Why did the Alaafin wait for so long before honouring his ancestors?
The Alaafin is the custodian of the Yoruba heritage. He celebrates his ancestors in many ways every day. It was just another way of remembering Oranmiyan. Because of the excellent arrangement and the way it was packaged, the festival enjoyed wide coverage and acceptance. Everyone was proud of my father’s brilliance and respect for the Yoruba race. We had over 10,000 guests from all over the world.
I have siblings in almost every discipline and they all came around to give their support. I have a consulting firm that helped in the planning and execution of the programmes. This year, we are even more involved because of the response of the Oyo Alaafin including the Oyomesi, the Oyo State Governor Abiola Ajimobi and others who gave their support.
How much time did the Alaafin devote to recreation when he was younger?
My father was a boxer and he jogged a lot. I remember that he would lead us in morning exercise around Oyo town. Sometimes, when we were returning from an occasion, he would tell us to come down from the vehicles and trek home. It happened recently when he ordered everyone to trek to the palace from Durban Stadium. He still visits the gym and it’s amazing that at 75, he is still full of energy and jogs two miles every week and walks back to the palace from the stadium. Approximately, he jogs for about three hours each time he goes to the stadium. But doctors are telling him to slow down now because his body is not in the state it was many years ago.
What were the things he enjoyed doing?
When we were growing up, he liked taking us with him when he travelled outside the country. We went with him to the UK, the US and many African countries. The older children enjoyed so much of him but the younger ones came when he was slowing down in social activities.
Apart from that, he liked to cook his food once in a while despite having cooks and his wives in the palace. I once fried eggs for him and after tasting it, he told me I did not know how to cook, so he prepared it himself. He has great kitchen skills and he still likes to flaunt it. It’s fun being with him because he likes playing with his children.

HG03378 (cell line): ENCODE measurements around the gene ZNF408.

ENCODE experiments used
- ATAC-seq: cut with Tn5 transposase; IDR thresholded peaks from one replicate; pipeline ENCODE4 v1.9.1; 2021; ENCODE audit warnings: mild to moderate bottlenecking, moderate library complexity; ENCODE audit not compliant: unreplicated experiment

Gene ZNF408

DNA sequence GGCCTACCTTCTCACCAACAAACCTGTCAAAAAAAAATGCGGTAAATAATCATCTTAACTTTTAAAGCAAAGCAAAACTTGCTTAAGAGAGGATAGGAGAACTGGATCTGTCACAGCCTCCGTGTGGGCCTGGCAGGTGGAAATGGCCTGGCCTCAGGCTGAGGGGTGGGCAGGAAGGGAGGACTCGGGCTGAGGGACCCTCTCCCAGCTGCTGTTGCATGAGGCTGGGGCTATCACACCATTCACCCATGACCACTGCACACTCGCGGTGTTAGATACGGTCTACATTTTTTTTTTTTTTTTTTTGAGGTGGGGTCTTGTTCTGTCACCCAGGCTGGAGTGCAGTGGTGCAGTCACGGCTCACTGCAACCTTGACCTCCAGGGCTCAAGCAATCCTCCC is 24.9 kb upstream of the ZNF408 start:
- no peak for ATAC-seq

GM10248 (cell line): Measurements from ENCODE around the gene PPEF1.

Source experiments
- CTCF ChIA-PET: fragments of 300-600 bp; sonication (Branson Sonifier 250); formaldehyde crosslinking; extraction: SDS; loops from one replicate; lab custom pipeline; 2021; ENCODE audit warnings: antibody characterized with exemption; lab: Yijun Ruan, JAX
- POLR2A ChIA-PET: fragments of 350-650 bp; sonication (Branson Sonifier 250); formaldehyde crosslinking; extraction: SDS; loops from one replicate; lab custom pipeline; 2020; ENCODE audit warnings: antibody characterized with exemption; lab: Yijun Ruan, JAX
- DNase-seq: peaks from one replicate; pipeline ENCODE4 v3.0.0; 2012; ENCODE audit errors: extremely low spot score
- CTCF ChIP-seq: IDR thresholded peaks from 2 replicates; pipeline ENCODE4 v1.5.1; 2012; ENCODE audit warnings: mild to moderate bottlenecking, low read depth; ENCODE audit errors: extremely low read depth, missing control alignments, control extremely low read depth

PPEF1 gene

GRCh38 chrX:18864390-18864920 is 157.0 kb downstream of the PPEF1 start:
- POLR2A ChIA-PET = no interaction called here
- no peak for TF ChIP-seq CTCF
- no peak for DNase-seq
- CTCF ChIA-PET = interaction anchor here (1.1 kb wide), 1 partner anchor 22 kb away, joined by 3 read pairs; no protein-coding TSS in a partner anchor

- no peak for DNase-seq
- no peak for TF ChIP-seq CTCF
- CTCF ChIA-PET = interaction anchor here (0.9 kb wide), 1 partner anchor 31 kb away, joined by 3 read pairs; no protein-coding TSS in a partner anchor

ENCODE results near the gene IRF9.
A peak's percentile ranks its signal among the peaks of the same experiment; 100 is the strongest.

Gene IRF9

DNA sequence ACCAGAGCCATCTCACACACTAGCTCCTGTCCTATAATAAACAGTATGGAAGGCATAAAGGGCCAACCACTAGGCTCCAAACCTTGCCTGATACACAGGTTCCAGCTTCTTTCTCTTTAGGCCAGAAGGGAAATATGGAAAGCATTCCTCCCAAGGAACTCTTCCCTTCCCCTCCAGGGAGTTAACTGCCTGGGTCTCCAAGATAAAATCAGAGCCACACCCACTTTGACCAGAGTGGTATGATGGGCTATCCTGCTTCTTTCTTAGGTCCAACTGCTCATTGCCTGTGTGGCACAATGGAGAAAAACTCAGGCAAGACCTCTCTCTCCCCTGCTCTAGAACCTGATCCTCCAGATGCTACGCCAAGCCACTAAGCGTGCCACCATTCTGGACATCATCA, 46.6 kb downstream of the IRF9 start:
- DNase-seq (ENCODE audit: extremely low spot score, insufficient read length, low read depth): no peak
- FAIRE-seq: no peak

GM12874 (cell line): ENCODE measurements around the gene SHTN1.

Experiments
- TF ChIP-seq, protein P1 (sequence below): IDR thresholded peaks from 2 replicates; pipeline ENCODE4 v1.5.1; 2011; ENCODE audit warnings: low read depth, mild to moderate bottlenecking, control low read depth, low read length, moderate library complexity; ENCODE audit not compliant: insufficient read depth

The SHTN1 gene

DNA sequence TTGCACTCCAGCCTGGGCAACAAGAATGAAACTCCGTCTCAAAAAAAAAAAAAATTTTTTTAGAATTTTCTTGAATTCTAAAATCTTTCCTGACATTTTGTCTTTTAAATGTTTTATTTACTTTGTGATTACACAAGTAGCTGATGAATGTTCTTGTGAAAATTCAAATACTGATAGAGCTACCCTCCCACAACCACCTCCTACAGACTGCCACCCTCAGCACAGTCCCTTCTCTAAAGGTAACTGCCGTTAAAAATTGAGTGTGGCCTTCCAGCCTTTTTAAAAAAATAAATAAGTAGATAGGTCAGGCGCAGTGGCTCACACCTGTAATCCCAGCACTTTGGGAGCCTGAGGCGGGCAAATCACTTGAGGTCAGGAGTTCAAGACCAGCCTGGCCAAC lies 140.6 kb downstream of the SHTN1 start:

What is his best food?
Because he was an athlete, he likes taking light food. His best meal in the morning is pap. He became a king in his mid-30s and till date, he still keeps that habit. He likes amala and gbegiri (bean soup) for lunch. He takes herbal medicines and he does not eat outside. During the fasting period, he ensures that he breaks the fast at home. But if he has to eat outside, he makes sure that the food is prepared at home and it must be enough for everyone in his entourage.
As a foremost traditional ruler of multi-religious people, how does he celebrate other festive periods?
They call him Iku baba yeye alase ekeji orisa, meaning the next to the ancestors. But he celebrates with Christians and Moslems. We kill rams during the Eid-El-Kabir celebration and invite people to the palace during the Christmas and Easter periods. That is not a difficult thing for him to do because he gives everyone the opportunity to live according to their beliefs.
Your mother is the first wife of the Alaafin. Does he give her children preference?
As the first wife of the king, culture and tradition give some roles to my mother in the palace. She is the first to see the king in the morning and she plays a leading role among the women when there is an important occasion in the palace. But my father treats all the children of his wives in the same way. I am very close to him now because I am involved in many cultural projects the king is executing through my consulting firm.
I have shown great interest in cultural values since I returned to Nigeria, he appreciates my concerns. I have received a merit award as Cultural Ambassador and Prestigious Princess of Isese Parapo Oyo. Each time he sees me, he always wants to discuss culture with me.
But he devotes the same time and attention to his other children who visit him. He adopted many children and we all lived together in the palace, enjoying the same royal treatment. At home, we didn’t have slaves as it was in the past, what we had were children of the king no matter who their parents were.
How did your father meet your mother?
They met like any other couple before he became a king. On his last birthday, Bishop Ayo Ladigbolu was the master of ceremonies and he told the guests the story of how my father met my mother.